Aquaculture for all

Tackling Illegal Fishing & Protecting Ecosystems

Sustainability Politics

GLOBAL and EU - The Commission for the Conservation of Antarctic Marine Living Resources (CCAMLR) concluded its annual meeting in Hobart, Tasmania, welcoming progress to tackle illegal fishing and protect marine ecosystems in the Antarctic.

Under the leadership of the EU, represented by the European Commission, CCAMLR adopted important measures to fight illegal, unreported and unregulated (IUU) fishing, to develop Marine Protected Areas and to enhance the management of krill fisheries.

In particular, CCAMLR made the IMO ship identification numbers mandatory for toothfish vessels licensed to fish in the Convention area. This makes CCAMLR the first Regional Fisheries Management Organisation (RFMO) to do so and is a fundamental step forward in the fight against the IUU fishing.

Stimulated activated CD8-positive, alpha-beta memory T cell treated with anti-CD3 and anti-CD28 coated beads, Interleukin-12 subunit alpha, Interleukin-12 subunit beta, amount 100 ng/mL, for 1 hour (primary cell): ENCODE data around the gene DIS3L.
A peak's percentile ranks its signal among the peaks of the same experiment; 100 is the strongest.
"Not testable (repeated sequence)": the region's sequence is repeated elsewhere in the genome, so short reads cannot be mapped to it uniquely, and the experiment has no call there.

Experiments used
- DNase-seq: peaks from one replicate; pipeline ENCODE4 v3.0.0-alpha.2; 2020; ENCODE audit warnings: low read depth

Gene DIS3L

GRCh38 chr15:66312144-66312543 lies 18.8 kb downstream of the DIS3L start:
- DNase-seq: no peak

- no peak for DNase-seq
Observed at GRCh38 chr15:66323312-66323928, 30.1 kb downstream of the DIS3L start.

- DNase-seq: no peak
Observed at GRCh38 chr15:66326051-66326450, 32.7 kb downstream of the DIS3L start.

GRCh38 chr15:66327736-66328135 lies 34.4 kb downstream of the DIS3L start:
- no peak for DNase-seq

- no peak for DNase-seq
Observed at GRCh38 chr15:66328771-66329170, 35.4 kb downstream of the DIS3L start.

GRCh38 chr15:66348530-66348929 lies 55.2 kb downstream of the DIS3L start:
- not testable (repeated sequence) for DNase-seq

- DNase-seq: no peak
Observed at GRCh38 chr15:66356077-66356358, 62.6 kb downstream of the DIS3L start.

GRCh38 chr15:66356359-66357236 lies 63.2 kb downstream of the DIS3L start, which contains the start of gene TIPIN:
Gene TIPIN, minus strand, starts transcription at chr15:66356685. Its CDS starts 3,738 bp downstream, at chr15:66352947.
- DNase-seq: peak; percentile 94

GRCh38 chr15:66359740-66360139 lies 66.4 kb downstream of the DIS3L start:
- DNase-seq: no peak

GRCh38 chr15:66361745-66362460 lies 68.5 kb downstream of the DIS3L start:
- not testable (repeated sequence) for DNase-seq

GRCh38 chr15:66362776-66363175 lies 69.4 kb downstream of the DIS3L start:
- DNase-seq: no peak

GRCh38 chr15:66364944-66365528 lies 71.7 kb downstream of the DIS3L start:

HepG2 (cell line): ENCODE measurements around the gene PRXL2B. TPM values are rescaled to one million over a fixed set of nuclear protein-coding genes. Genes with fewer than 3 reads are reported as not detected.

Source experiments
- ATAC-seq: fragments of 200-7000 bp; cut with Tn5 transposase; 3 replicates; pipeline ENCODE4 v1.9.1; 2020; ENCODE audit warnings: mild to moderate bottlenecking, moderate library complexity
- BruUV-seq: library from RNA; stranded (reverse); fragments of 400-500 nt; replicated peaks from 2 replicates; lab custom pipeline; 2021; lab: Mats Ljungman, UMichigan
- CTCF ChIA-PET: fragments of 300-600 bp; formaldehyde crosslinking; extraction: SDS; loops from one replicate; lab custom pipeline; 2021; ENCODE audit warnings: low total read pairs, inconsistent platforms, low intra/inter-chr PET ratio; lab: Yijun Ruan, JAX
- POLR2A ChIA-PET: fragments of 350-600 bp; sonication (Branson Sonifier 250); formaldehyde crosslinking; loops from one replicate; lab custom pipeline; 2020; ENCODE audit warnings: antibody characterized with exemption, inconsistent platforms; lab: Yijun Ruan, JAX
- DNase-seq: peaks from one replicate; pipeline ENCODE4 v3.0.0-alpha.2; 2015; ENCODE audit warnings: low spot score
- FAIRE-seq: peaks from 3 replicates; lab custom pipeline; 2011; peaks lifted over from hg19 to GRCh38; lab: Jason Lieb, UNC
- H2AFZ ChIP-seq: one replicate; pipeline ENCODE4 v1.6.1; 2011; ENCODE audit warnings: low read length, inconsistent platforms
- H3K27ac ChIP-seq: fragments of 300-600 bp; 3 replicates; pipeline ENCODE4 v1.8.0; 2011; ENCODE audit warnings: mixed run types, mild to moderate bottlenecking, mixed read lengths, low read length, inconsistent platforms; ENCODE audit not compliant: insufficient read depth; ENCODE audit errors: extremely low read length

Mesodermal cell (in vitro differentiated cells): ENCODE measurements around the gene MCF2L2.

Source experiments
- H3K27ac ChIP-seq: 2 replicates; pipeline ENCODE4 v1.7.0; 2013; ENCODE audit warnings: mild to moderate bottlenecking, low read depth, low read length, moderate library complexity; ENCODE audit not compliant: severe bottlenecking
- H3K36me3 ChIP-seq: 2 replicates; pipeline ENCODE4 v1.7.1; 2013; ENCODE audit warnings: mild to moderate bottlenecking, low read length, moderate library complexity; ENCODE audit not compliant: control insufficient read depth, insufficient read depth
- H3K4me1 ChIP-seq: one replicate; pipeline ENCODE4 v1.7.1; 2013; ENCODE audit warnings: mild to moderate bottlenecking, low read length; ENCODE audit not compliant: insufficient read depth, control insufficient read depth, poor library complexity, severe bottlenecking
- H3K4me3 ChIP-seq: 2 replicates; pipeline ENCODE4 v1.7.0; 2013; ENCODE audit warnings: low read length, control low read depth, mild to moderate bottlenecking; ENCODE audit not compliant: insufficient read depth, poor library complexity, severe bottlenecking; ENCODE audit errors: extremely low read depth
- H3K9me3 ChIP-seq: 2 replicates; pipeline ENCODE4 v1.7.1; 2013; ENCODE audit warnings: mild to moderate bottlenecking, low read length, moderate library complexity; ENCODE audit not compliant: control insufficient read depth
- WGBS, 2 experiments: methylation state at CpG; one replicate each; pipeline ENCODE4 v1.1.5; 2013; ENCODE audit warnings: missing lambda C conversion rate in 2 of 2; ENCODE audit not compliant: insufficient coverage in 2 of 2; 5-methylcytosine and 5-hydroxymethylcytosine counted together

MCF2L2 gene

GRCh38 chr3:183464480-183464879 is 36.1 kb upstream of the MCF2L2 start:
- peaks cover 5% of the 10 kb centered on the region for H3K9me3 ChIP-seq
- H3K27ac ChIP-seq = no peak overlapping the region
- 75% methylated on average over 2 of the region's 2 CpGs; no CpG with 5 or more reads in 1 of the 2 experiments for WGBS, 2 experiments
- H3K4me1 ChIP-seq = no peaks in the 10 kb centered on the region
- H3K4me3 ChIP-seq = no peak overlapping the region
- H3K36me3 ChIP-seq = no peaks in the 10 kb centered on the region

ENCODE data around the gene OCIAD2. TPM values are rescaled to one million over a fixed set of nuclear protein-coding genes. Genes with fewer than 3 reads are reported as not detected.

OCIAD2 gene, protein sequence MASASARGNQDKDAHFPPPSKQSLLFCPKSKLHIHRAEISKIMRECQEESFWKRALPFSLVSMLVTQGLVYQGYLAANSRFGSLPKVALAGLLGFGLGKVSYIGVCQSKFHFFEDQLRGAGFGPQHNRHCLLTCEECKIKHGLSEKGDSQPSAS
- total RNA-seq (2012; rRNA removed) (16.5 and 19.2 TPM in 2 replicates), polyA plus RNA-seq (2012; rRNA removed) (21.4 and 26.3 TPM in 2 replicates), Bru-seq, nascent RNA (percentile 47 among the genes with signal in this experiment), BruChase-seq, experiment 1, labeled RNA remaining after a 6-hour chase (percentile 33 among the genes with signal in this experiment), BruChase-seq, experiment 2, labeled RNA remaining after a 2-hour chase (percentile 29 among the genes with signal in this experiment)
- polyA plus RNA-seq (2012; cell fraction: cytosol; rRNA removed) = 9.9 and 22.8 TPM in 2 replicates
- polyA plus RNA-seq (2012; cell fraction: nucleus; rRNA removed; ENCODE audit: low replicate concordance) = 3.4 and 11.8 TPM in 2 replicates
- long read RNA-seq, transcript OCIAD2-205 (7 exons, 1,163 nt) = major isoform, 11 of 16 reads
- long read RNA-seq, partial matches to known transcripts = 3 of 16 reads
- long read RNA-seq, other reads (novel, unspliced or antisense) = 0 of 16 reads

Also, the transhipment notification system was extended to krill vessels, which will help to manage better this species, so vital to the Antarctic ecosystem. CCAMLR also agreed on a general framework to develop Marine Protected Areas.

It closed - for the first time - two fishing areas to protect potential Vulnerable Marine Ecosystems, following the notifications of encounters of such ecosystems by fishing vessels.

Moreover, a dedicated CCAMLR Ecosystem Monitoring Programme Fund was established. It will finance ecosystem-related monitoring to help CCAMLR gather ecosystem information necessary for decision-making.

The European Commission welcomes these decisions, which make CCAMLR a forerunner amongst RFMOs with regard to combating IUU and protecting marine ecosystems. Nevertheless, the European Commission is disappointed that two of its proposals – on market-related measures and on Port State Measures – could not be adopted.

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